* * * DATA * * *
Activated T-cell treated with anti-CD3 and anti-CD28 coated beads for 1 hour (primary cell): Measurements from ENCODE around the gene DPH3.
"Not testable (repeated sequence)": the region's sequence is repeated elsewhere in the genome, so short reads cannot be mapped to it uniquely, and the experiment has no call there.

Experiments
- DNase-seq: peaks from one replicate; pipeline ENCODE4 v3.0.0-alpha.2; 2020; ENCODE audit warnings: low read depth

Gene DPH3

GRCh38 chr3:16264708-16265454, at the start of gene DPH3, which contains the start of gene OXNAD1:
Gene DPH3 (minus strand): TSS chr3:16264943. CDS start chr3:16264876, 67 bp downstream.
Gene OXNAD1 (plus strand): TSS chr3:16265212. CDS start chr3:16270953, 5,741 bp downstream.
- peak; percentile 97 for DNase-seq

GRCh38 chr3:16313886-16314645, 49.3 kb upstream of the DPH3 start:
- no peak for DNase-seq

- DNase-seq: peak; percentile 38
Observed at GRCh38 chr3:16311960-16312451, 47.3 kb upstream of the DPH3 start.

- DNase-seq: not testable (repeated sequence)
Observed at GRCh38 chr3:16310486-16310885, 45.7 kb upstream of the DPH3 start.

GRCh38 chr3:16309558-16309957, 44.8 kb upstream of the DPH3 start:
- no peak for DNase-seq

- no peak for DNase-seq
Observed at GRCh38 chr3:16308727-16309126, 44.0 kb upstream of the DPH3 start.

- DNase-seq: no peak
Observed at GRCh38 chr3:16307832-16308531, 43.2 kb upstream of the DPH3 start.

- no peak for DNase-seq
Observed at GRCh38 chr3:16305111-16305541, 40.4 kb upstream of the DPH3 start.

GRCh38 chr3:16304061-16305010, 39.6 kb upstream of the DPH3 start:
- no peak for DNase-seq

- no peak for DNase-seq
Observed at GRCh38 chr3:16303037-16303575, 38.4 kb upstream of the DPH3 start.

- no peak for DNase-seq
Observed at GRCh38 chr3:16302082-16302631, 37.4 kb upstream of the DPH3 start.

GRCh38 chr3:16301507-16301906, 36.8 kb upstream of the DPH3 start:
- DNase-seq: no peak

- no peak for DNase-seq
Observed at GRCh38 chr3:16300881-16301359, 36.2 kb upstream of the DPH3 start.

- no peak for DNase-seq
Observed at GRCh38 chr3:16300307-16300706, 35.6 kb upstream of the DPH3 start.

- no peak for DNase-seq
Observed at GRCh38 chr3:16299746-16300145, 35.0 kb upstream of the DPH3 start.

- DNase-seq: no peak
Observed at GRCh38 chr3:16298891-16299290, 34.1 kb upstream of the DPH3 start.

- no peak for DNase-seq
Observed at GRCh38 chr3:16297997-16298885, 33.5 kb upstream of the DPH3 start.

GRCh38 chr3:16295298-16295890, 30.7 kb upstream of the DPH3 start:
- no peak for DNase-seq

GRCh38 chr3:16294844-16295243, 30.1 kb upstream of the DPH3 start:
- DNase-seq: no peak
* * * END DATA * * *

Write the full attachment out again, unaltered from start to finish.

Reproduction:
Activated T-cell treated with anti-CD3 and anti-CD28 coated beads for 1 hour (primary cell): Measurements from ENCODE around the gene DPH3.
"Not testable (repeated sequence)": the region's sequence is repeated elsewhere in the genome, so short reads cannot be mapped to it uniquely, and the experiment has no call there.

Experiments
- DNase-seq: peaks from one replicate; pipeline ENCODE4 v3.0.0-alpha.2; 2020; ENCODE audit warnings: low read depth

Gene DPH3

GRCh38 chr3:16264708-16265454, at the start of gene DPH3, which contains the start of gene OXNAD1:
Gene DPH3 (minus strand): TSS chr3:16264943. CDS start chr3:16264876, 67 bp downstream.
Gene OXNAD1 (plus strand): TSS chr3:16265212. CDS start chr3:16270953, 5,741 bp downstream.
- peak; percentile 97 for DNase-seq

GRCh38 chr3:16313886-16314645, 49.3 kb upstream of the DPH3 start:
- no peak for DNase-seq

- DNase-seq: peak; percentile 38
Observed at GRCh38 chr3:16311960-16312451, 47.3 kb upstream of the DPH3 start.

- DNase-seq: not testable (repeated sequence)
Observed at GRCh38 chr3:16310486-16310885, 45.7 kb upstream of the DPH3 start.

GRCh38 chr3:16309558-16309957, 44.8 kb upstream of the DPH3 start:
- no peak for DNase-seq

- no peak for DNase-seq
Observed at GRCh38 chr3:16308727-16309126, 44.0 kb upstream of the DPH3 start.

- DNase-seq: no peak
Observed at GRCh38 chr3:16307832-16308531, 43.2 kb upstream of the DPH3 start.

- no peak for DNase-seq
Observed at GRCh38 chr3:16305111-16305541, 40.4 kb upstream of the DPH3 start.

GRCh38 chr3:16304061-16305010, 39.6 kb upstream of the DPH3 start:
- no peak for DNase-seq

- no peak for DNase-seq
Observed at GRCh38 chr3:16303037-16303575, 38.4 kb upstream of the DPH3 start.

- no peak for DNase-seq
Observed at GRCh38 chr3:16302082-16302631, 37.4 kb upstream of the DPH3 start.

GRCh38 chr3:16301507-16301906, 36.8 kb upstream of the DPH3 start:
- DNase-seq: no peak

- no peak for DNase-seq
Observed at GRCh38 chr3:16300881-16301359, 36.2 kb upstream of the DPH3 start.

- no peak for DNase-seq
Observed at GRCh38 chr3:16300307-16300706, 35.6 kb upstream of the DPH3 start.

- no peak for DNase-seq
Observed at GRCh38 chr3:16299746-16300145, 35.0 kb upstream of the DPH3 start.

- DNase-seq: no peak
Observed at GRCh38 chr3:16298891-16299290, 34.1 kb upstream of the DPH3 start.

- no peak for DNase-seq
Observed at GRCh38 chr3:16297997-16298885, 33.5 kb upstream of the DPH3 start.

GRCh38 chr3:16295298-16295890, 30.7 kb upstream of the DPH3 start:
- no peak for DNase-seq

GRCh38 chr3:16294844-16295243, 30.1 kb upstream of the DPH3 start:
- DNase-seq: no peak